Folk-medicine herbal alkaloid synthesized

The moss Lycopodium serratum is a creeping, flowerless plant containing a potent brew of alkaloids that have attracted scientific interest thanks to their possible anti-cancer properties. However, analyzing the medicinal properties of these chemicals has been next to impossible as the plant makes them in extremely low amounts.

But that’s no longer a problem for what is arguably the most complex of these alkaloids, a compound called Serratezomine A: an alkaloid that could have anti-cancer potential and may also combat memory loss. A team of synthetic chemists at Vanderbilt University report in the Journal of the American Chemical Society that they have created an efficient way to make this molecule from scratch.

The process took six years to develop as the researchers had to invent some entirely new chemical methods to complete the synthesis. These methods should make it easier to synthesize other Lycopodium alkaloids as well as other natural compounds with therapeutic potential in the future.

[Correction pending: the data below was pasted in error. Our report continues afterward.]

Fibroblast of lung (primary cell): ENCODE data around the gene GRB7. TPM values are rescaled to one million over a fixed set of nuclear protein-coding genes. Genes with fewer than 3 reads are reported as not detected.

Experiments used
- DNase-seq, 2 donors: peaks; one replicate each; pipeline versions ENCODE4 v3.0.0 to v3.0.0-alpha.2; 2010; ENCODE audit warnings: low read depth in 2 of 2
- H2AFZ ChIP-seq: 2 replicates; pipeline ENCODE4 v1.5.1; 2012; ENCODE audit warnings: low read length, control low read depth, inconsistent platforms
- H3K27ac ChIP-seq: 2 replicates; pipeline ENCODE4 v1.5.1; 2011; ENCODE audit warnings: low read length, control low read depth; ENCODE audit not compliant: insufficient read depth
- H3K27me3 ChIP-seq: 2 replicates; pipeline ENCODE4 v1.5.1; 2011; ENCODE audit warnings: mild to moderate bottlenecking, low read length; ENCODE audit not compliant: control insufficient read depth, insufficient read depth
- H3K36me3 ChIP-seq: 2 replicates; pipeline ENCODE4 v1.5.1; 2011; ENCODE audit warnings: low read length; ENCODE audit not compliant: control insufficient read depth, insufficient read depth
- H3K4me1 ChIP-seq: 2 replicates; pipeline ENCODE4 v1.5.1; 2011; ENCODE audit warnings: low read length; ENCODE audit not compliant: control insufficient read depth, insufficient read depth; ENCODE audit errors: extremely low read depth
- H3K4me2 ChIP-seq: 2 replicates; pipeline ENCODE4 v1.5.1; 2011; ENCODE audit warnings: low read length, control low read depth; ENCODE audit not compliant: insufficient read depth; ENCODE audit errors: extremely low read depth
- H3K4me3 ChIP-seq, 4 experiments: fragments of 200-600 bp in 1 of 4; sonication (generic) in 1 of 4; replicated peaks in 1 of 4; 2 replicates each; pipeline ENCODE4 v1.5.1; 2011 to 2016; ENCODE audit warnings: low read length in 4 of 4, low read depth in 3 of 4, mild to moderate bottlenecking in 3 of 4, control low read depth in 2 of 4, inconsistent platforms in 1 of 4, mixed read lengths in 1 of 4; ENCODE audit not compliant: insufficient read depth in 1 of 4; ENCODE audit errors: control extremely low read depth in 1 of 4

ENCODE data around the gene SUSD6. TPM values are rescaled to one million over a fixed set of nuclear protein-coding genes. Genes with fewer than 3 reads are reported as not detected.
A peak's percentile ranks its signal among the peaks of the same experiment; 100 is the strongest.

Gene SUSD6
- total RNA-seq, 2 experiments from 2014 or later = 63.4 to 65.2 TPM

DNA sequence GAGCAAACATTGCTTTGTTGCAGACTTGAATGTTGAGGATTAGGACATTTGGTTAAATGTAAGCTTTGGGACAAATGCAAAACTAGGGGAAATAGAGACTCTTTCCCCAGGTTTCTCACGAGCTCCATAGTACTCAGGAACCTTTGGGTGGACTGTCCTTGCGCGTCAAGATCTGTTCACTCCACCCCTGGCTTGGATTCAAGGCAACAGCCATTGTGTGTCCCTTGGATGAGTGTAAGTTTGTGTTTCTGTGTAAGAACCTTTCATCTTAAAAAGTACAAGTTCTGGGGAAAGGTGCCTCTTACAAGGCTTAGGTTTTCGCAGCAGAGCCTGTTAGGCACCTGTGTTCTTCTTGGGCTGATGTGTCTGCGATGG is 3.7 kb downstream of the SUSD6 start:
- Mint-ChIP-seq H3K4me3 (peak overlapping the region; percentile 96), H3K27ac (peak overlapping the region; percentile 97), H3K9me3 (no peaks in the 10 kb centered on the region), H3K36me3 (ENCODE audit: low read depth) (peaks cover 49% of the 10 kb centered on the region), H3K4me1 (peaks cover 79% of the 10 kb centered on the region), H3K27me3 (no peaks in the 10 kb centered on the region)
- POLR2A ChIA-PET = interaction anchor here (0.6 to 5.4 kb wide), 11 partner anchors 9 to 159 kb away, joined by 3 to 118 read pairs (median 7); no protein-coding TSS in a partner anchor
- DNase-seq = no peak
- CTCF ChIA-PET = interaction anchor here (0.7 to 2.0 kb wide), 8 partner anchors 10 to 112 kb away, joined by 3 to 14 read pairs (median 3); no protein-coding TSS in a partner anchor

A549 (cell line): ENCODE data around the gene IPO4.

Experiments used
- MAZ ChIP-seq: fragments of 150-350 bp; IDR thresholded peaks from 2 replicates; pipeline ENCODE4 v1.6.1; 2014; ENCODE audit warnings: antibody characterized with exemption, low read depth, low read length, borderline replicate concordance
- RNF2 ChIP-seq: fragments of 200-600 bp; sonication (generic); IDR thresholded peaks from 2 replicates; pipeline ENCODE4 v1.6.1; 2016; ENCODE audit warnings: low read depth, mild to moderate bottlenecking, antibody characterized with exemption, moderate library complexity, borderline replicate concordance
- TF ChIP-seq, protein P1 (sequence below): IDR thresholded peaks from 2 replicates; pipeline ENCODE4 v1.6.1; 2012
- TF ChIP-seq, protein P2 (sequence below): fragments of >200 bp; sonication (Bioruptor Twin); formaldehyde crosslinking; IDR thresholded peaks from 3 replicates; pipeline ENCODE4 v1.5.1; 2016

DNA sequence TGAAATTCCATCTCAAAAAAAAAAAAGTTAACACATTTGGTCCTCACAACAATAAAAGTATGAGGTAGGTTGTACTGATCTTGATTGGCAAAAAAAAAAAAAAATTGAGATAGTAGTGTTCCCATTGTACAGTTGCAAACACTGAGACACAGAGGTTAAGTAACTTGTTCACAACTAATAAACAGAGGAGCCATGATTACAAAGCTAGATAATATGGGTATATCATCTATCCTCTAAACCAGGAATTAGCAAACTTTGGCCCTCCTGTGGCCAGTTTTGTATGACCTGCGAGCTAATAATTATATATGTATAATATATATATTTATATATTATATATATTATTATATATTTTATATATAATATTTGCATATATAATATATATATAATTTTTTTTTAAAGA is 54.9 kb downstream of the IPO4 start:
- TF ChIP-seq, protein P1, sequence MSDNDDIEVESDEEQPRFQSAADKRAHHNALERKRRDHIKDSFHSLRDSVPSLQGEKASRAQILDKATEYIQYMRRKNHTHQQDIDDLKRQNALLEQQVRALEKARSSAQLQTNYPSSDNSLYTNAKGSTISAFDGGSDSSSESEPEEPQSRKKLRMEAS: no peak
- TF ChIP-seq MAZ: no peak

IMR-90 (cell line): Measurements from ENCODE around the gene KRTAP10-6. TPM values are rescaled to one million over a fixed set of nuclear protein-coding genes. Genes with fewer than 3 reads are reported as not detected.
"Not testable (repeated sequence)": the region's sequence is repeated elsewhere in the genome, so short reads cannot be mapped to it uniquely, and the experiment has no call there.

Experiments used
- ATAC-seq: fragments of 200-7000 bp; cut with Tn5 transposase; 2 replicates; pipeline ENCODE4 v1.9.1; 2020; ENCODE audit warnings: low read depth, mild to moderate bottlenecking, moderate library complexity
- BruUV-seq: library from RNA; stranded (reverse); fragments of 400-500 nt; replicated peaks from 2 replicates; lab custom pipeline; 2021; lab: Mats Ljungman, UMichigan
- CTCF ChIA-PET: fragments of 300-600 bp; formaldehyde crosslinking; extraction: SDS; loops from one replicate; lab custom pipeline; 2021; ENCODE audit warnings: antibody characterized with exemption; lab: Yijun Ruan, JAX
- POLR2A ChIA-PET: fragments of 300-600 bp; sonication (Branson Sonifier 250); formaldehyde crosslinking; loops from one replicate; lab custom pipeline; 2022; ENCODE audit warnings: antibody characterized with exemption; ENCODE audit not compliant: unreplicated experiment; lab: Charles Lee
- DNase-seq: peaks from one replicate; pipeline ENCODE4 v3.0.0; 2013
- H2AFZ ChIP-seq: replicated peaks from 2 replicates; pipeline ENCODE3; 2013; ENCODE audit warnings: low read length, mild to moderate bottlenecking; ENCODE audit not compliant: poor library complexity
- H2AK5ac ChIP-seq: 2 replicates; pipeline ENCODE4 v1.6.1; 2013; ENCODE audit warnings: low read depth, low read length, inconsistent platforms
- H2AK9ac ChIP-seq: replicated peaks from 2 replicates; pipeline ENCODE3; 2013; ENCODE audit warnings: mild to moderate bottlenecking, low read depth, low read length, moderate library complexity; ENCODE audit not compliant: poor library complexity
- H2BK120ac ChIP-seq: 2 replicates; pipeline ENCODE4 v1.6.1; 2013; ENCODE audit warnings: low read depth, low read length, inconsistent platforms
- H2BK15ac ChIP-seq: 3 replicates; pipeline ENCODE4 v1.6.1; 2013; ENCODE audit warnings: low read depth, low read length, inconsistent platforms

In addition to their therapeutic possibilities, the Vanderbilt chemists were attracted to these compounds because they are among the most intricately structured and functionally dense of all the small molecules produced by living organisms. The compounds consist of carbon and nitrogen atoms assembled in unique ring structures.

“This was a challenging problem,” says Professor of Chemistry Jeffrey Johnston, who led the research effort. “It takes years to develop a new chemical reaction and then apply it to the natural product target. So, once we start, we don’t stop.”

The longest linear sequence in the Serratezomine A synthesis is 15 steps and it has an overall yield of 1.7 percent, Johnston says. That is an average yield of 77 percent per step. The chemists kept the sequence this short by using a strategy called convergence. They prepared one of the key fragments in the synthesis in parallel to the main sequence. Johnston has handed over the Serratezomine A that his group has produced to Vanderbilt’s drug discovery program, which identifies novel agents suitable for preclinical testing.

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Source: Vanderbilt University

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